• Addiction is about the cage in which we find ourselves that we call life.
  • Addiction is about not being able to be present in our own lives. 
  • We have traded stuff for connection. 
  • It's our nature as human beings to need to bond. 


Tuesday, July 21, 2015

CONFIRMATION: Need a culminating project idea?

I'm always looking for creative ways to have kids share what they believe. I've had them do "Journey of Faith" posters. I had each student design one to be printed as an 18' x 24" size. In Powerpoint or as a Google doc slide, the slide should be 8.2" x 11" and saved as a pdf to upload well to Short Run Posters. This site will print them for $3 each. Below is a sample done by a former student of mine. I have to say, parents LOVED these!

I've also found a really simple and FREE site, Stupeflix, that will allow them (or you) to create a video for free. It's as simple as adding photos and text. They'll even let you use their music, or upload a song of your own. I did a quick sample. Of course, I would probably be clear about:
  • What they need to include.
  • How many slides they need.
  • How many words they should use.
  • What music they may include.
Here is a sample of requirements that may help you out.

Check mine out. I used the music provided by the program.


Friday, July 17, 2015

VBS: It's time for a CHANGE!

I've posted before on Vacation Bible School:
But this post is different. The previous postings were all about working within the current VBS model. Today, as the Queen of Change and a proponent of always being brave enough to try something new, I propose that it's TIME FOR A CHANGE for VBS. What? Change?!?! NO WAY!?! We've always done it this way! I know, I know, but hear me out.

Many, many, many years have passed since Vacation Bible School was named Vacation Bible School, and I have no idea why they named it that. Kids don't love school. They like it and learn to enjoy some aspects of it because they have to be there, but reality is reality and if given a choice, they would not choose school. So why call it Vacation Bible SCHOOL? What is VBS anyway? Sure, there are Bible stories or studies, but for the most part there are games, songs, snacks, and crafts. Why not call it Bible CAMP? Sure sounds more fun that Bible school.

And speaking of camp, why not have any number of camps to serve a number of populations throughout the summer? If you really want to reach out to your community, try having different camps throughout the summer.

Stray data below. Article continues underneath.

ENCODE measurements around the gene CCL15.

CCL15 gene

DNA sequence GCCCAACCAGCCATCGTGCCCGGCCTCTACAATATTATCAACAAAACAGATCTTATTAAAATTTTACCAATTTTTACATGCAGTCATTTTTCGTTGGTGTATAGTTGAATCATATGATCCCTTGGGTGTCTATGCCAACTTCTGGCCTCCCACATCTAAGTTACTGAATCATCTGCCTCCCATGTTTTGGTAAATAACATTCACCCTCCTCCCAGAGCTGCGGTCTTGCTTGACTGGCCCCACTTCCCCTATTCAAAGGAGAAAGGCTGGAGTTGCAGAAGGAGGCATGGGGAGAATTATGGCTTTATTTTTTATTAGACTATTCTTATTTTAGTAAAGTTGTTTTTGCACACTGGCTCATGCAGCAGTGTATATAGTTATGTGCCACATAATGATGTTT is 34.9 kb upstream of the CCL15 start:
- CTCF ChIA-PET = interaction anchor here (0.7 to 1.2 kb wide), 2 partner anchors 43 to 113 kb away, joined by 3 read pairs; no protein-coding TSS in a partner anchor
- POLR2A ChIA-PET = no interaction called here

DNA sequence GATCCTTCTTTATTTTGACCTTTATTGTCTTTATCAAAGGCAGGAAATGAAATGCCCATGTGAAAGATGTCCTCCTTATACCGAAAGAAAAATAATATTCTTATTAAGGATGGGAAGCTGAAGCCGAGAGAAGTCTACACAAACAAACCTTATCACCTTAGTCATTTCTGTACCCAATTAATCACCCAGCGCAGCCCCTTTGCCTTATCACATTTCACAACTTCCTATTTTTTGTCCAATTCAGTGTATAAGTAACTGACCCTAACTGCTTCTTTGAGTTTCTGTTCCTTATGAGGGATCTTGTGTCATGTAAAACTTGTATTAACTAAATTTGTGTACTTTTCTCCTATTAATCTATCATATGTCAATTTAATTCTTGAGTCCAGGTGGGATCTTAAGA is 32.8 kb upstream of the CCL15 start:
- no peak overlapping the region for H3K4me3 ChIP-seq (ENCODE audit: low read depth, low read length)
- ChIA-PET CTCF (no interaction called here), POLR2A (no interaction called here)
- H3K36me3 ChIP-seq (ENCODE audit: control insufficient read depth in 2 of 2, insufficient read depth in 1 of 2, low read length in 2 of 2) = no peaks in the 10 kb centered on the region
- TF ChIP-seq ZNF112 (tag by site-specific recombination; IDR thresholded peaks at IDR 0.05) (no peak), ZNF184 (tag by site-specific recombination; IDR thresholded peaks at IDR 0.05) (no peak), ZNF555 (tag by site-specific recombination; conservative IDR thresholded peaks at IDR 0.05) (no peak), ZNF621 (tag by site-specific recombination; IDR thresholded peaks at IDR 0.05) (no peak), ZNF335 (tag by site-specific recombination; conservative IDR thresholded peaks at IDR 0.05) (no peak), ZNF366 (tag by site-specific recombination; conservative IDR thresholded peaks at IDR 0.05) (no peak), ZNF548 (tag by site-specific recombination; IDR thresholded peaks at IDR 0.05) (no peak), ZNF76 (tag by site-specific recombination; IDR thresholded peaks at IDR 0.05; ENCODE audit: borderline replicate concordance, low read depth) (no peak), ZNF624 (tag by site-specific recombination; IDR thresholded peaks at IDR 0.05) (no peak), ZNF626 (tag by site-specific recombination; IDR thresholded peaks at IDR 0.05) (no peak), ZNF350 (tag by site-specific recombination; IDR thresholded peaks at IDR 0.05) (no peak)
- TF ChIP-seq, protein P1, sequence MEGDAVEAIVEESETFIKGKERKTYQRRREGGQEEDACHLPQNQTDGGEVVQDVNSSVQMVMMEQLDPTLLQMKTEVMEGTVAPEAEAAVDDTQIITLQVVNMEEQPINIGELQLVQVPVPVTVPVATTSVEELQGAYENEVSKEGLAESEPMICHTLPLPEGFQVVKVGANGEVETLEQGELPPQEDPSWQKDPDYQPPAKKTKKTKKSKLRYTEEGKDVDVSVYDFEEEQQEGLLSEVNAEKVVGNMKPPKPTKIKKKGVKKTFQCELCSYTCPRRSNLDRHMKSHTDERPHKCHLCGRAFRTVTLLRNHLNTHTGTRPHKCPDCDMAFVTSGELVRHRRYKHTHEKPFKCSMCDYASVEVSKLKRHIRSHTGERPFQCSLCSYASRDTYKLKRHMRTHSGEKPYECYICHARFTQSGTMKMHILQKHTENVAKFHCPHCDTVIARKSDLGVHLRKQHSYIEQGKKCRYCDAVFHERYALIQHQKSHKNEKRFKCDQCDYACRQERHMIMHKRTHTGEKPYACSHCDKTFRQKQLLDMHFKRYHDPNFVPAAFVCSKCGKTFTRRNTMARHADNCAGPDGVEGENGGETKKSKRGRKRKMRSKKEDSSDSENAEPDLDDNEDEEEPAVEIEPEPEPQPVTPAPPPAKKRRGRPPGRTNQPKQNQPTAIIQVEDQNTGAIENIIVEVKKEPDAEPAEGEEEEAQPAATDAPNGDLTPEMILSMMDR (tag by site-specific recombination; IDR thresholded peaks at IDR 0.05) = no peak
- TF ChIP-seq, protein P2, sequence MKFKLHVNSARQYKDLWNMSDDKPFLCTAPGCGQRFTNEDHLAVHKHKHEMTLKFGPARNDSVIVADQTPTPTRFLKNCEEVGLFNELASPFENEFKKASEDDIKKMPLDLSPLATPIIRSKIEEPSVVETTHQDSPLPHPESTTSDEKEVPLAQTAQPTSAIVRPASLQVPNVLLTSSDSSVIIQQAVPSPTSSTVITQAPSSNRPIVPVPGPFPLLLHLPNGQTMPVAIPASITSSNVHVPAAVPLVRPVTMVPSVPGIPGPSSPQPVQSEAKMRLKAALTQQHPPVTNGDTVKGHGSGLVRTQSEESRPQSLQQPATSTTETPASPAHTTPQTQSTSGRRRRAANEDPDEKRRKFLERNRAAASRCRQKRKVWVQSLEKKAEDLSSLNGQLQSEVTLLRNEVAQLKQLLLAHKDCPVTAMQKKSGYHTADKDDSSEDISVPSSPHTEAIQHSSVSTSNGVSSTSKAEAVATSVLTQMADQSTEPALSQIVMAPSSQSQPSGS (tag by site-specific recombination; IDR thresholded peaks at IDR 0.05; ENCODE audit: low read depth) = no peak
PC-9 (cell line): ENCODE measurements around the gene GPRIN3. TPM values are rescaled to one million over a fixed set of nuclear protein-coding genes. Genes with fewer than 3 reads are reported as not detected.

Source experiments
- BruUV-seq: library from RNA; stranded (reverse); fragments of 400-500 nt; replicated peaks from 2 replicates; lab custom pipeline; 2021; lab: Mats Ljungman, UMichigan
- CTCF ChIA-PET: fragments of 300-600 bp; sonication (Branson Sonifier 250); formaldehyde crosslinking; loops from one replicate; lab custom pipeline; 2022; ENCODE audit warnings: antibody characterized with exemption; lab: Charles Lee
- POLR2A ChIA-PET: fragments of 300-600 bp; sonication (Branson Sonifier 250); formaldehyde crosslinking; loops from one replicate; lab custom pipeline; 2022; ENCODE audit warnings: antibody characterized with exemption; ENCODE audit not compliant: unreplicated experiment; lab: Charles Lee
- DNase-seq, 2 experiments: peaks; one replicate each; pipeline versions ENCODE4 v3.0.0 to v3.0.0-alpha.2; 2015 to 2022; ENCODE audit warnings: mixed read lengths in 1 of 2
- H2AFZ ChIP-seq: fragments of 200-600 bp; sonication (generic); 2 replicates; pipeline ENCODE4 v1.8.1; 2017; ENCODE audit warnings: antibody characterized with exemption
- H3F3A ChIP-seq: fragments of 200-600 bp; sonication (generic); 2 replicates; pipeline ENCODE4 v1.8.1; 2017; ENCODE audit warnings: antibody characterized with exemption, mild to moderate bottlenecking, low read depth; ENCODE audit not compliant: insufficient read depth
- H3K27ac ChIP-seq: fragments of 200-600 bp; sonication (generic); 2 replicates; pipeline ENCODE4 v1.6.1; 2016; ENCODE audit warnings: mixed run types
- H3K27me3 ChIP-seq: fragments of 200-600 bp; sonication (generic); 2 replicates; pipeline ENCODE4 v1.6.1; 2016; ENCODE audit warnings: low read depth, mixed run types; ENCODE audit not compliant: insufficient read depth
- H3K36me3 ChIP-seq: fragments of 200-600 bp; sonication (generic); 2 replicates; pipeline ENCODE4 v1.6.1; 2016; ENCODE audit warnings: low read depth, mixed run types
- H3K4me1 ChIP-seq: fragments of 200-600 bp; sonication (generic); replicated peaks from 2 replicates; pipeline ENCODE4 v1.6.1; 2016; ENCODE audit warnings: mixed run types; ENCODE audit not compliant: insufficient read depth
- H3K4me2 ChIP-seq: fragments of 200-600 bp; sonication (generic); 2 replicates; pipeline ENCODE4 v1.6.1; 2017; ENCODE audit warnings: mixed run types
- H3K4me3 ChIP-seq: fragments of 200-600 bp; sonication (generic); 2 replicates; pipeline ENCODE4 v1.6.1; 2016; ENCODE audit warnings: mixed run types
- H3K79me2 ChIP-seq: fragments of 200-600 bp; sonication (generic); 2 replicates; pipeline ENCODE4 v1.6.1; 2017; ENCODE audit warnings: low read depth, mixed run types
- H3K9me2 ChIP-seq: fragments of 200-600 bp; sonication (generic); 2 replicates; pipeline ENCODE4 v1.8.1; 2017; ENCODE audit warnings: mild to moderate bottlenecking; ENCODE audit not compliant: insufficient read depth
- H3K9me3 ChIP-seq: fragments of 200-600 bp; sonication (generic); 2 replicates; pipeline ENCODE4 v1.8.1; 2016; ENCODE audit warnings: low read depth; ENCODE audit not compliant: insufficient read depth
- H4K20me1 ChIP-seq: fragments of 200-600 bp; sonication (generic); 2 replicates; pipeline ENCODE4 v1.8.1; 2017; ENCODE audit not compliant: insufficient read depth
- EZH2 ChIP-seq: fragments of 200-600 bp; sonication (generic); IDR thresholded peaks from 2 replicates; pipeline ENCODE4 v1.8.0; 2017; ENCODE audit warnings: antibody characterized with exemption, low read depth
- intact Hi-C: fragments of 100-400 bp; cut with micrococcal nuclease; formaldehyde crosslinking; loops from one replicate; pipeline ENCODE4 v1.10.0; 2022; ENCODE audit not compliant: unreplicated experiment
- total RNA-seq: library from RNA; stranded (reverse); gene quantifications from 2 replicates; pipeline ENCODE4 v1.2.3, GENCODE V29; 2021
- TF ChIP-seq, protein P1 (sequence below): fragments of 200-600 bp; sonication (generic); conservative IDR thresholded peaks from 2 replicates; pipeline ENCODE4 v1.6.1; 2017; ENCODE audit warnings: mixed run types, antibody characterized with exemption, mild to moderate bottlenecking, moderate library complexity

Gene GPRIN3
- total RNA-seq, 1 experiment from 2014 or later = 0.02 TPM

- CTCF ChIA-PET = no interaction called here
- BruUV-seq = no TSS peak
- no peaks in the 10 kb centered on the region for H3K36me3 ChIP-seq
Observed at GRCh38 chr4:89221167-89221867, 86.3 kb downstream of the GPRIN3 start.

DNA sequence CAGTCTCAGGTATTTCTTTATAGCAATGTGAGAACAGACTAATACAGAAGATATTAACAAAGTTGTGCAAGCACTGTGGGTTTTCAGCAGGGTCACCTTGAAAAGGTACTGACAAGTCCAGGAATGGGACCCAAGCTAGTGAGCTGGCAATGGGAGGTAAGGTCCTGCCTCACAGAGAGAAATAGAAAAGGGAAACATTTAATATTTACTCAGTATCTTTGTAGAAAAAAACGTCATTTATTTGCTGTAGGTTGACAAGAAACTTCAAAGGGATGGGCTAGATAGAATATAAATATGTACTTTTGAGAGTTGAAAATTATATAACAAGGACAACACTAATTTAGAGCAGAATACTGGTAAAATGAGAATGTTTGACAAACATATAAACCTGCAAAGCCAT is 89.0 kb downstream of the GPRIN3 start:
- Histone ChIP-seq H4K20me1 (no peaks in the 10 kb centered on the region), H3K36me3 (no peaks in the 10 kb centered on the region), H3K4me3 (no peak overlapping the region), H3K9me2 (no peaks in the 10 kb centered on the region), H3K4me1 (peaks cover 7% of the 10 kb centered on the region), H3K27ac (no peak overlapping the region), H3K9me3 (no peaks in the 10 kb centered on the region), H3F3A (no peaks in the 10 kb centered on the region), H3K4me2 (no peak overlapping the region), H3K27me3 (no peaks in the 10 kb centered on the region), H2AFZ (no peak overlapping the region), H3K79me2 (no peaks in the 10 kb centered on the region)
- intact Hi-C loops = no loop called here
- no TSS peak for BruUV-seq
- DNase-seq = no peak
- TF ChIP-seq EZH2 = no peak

• Kids Camp (formerly known as VBS) - They usually have a fun and catchy name that changes every year.
  • Joy Camp - For those with disabilities. Not every congregation may be able to do something like this, but if you can, I'm sure it would be a great blessing.
  • Sage Camp - For the older set. This would be great if you could provide transportation for some people in assisted living as well as those in your congregation. Give them a special time-out from their regular lives. Sing songs, do crafts, and have Bible studies. Want to give them a really great time? Let them sing songs from their youth!
  • Spiritual Gifts Camp - Learn about personal spiritual gifts, but take it one or two steps further and work with others in the community to find places to use your gifts outside the church building and throughout the community. Whatever the gift, teach them how to incorporate it into their daily lives. (Try Uniquely You!)
  • Dads & Sons (or Moms & Daughters) Camp - Incorporate sharing beliefs into the activities. It is incredibly important for parents to be able to casually talk about what they believe and why they believe it with their children, and the most important role model for a child is their same sex parent.
  • What do I believe and why? Teen Camp - In this wacky world where things don't make sense and people are attacking Christian beliefs from all sides, knowing how to communicate what do you believe and why you believe it is incredibly important. You don't have to defend it or convince the world that you are right, you just need to know for yourself and be there if/when somebody needs you to share it.